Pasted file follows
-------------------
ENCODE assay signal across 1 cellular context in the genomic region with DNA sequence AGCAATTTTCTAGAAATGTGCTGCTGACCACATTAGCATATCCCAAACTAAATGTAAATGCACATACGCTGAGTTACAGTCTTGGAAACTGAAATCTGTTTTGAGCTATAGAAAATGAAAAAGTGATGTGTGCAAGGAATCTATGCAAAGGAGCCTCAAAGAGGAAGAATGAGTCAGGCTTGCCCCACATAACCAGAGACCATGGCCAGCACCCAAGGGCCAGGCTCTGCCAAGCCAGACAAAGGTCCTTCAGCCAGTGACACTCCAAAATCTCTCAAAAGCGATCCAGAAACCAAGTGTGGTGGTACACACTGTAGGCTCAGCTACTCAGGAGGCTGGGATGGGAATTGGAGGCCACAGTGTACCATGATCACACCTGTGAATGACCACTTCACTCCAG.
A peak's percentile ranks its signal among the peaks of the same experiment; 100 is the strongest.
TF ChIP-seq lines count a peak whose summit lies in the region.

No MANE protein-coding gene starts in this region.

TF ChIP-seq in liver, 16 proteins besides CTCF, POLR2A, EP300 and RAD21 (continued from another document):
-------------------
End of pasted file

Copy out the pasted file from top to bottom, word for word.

ENCODE assay signal across 1 cellular context in the genomic region with DNA sequence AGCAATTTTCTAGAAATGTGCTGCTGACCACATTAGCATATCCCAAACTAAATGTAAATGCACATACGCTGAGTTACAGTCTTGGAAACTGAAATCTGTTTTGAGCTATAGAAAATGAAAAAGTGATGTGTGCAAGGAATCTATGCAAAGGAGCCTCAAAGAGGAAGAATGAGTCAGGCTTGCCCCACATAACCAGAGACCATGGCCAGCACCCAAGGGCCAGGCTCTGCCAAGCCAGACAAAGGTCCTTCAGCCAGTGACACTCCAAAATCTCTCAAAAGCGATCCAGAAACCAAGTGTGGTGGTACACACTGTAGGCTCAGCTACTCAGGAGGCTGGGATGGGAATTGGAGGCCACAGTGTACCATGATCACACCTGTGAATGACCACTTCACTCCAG.
A peak's percentile ranks its signal among the peaks of the same experiment; 100 is the strongest.
TF ChIP-seq lines count a peak whose summit lies in the region.

No MANE protein-coding gene starts in this region.

TF ChIP-seq in liver, 16 proteins besides CTCF, POLR2A, EP300 and RAD21 (continued from another document):